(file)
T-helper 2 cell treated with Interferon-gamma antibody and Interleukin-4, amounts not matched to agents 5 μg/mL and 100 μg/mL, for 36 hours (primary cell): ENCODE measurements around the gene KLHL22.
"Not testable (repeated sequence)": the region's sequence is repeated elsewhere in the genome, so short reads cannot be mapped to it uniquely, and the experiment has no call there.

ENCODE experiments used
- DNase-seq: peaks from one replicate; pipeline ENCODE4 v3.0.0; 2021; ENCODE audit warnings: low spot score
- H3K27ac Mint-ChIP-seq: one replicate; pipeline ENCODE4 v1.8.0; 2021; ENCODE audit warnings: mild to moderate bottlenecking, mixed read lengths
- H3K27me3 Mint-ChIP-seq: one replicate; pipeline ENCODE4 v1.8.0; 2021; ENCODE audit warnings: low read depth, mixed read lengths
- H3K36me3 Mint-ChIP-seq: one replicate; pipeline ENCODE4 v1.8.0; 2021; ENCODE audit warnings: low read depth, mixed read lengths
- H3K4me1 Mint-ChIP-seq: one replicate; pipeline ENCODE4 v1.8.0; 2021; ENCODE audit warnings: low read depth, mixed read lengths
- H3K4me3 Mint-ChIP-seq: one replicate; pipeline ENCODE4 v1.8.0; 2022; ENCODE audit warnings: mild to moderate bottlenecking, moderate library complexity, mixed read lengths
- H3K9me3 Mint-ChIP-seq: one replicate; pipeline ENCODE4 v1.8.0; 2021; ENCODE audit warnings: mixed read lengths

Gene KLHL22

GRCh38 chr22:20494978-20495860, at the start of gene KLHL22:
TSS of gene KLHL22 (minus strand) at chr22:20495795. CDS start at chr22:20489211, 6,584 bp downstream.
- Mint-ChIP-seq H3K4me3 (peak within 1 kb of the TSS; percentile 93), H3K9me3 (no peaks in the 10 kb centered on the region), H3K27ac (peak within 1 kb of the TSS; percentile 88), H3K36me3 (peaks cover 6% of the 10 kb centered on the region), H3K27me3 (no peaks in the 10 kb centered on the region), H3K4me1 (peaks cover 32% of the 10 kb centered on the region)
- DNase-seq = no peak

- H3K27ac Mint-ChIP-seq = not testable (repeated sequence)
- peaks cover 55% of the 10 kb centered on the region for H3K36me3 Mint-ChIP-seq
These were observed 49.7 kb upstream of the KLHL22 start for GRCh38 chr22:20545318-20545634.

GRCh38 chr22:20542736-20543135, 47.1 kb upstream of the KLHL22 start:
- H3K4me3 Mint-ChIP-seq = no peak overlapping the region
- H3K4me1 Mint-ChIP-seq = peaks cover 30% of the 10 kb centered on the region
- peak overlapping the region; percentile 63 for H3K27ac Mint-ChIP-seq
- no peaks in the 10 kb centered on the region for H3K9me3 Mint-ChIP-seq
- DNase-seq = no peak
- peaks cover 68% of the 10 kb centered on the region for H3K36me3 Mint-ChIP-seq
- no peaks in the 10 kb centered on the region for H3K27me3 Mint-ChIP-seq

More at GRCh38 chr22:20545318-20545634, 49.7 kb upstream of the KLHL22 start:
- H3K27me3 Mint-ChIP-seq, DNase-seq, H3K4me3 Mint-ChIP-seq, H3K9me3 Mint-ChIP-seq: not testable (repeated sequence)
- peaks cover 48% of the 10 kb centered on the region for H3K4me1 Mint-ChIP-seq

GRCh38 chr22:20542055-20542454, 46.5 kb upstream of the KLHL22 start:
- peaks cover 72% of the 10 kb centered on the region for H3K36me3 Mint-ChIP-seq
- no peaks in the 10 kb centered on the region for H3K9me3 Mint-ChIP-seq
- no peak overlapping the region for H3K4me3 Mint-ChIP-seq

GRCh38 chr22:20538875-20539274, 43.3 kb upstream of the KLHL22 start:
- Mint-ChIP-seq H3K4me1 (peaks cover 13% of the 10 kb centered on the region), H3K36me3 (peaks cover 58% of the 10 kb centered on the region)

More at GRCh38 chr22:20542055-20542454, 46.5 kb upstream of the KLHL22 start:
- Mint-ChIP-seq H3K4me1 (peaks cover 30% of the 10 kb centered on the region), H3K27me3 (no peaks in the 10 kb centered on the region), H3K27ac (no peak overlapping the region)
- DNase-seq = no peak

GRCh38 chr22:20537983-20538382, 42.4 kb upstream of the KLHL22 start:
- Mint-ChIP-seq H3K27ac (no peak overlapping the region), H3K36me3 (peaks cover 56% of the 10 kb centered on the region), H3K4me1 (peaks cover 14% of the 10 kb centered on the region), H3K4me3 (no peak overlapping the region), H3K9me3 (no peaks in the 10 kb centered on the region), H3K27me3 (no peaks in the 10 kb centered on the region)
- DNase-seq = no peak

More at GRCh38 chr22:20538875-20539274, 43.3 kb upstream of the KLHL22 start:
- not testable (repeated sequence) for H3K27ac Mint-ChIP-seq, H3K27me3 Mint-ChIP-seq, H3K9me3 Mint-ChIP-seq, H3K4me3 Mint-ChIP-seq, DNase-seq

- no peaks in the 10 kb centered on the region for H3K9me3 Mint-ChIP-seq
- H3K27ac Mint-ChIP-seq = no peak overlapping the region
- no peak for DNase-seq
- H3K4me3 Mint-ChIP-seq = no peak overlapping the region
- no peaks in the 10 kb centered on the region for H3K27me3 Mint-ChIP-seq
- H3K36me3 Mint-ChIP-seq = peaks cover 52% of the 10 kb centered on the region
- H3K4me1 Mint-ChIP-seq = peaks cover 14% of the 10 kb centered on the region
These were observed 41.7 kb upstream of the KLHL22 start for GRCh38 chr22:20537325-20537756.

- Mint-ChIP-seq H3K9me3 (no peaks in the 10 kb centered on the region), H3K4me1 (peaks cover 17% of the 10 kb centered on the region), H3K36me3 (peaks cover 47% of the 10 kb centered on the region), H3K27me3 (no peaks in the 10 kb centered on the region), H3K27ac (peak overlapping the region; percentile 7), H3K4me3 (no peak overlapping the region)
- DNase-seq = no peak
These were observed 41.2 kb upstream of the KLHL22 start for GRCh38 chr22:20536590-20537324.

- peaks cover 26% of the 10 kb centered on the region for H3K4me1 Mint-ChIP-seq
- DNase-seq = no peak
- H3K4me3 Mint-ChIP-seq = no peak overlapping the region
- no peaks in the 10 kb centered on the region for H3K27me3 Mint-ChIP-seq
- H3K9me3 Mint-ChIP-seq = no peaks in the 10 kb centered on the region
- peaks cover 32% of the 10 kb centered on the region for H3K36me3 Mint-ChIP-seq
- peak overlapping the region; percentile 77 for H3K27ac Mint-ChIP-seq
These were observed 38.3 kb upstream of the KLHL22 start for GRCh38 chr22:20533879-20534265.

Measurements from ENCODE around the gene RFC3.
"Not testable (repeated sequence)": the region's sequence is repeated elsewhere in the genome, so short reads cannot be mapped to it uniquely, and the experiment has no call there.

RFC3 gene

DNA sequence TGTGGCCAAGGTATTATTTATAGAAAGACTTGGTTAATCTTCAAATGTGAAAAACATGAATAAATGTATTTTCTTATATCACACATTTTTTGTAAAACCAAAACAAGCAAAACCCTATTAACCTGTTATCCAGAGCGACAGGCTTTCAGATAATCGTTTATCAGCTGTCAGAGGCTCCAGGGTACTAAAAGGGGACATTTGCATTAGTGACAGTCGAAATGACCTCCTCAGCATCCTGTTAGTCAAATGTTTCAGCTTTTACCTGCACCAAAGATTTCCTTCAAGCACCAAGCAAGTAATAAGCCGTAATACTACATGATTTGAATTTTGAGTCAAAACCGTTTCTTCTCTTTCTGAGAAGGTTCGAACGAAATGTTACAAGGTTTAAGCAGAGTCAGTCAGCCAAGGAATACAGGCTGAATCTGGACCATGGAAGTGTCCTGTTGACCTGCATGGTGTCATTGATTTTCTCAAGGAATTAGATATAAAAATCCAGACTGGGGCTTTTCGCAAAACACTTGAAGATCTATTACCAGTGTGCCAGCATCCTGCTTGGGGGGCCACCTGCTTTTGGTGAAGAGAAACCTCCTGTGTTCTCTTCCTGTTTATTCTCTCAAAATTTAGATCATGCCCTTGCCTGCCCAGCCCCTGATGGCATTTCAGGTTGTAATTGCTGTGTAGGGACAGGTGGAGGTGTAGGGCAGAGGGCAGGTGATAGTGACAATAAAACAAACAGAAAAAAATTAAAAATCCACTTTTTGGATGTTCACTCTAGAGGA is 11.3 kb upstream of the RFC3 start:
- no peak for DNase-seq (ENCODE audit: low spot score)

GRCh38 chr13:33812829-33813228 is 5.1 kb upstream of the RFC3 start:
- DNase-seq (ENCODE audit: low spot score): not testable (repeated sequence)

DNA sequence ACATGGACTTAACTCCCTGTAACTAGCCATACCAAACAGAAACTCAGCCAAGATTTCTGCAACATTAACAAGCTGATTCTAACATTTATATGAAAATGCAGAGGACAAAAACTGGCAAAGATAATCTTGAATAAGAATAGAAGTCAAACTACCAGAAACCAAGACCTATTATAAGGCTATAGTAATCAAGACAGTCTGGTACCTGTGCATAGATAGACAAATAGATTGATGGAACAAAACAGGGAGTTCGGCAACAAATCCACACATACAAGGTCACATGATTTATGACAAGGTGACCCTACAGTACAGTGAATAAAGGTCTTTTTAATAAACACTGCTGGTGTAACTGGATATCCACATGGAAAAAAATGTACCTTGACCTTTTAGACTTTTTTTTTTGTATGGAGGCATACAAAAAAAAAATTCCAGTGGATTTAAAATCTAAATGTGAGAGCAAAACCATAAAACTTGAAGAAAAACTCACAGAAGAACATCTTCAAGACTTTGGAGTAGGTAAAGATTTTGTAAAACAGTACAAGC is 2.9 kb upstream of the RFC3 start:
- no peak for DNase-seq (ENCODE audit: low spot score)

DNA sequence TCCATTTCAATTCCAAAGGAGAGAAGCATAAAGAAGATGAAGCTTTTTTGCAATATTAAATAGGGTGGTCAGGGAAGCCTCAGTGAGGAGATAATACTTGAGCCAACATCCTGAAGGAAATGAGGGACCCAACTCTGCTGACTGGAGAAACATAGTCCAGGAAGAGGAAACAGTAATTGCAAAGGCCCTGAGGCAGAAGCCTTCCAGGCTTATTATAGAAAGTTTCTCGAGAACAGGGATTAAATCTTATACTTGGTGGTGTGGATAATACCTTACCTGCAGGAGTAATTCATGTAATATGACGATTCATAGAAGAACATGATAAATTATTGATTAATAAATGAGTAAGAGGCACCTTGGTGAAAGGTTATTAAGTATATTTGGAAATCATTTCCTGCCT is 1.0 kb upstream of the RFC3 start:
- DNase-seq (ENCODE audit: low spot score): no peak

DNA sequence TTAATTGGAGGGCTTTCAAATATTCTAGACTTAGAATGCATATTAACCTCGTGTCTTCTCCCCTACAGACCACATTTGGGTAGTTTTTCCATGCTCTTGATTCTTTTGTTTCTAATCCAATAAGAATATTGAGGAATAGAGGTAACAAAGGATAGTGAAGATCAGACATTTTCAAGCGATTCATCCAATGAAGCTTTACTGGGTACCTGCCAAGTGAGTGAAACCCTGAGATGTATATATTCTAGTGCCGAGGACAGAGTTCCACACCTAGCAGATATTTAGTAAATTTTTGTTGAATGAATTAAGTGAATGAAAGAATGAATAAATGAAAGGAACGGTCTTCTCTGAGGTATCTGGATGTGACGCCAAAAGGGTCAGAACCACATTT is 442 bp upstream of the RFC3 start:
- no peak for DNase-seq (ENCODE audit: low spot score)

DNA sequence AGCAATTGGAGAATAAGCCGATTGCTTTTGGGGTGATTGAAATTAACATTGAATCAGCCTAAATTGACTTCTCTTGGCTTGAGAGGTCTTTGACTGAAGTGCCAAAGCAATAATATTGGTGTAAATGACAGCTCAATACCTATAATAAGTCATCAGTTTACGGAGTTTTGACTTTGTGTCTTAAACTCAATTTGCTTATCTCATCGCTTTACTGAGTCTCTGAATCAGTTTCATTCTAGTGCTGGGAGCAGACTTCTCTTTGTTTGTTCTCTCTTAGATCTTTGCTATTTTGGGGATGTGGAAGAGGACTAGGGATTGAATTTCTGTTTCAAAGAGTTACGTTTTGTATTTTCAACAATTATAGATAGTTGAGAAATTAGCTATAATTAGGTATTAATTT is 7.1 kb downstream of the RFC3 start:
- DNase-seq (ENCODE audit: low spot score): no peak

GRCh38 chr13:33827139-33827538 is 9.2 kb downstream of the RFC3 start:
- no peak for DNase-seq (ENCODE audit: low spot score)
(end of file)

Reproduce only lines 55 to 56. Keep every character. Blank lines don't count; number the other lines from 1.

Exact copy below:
- peaks cover 26% of the 10 kb centered on the region for H3K4me1 Mint-ChIP-seq
- DNase-seq = no peak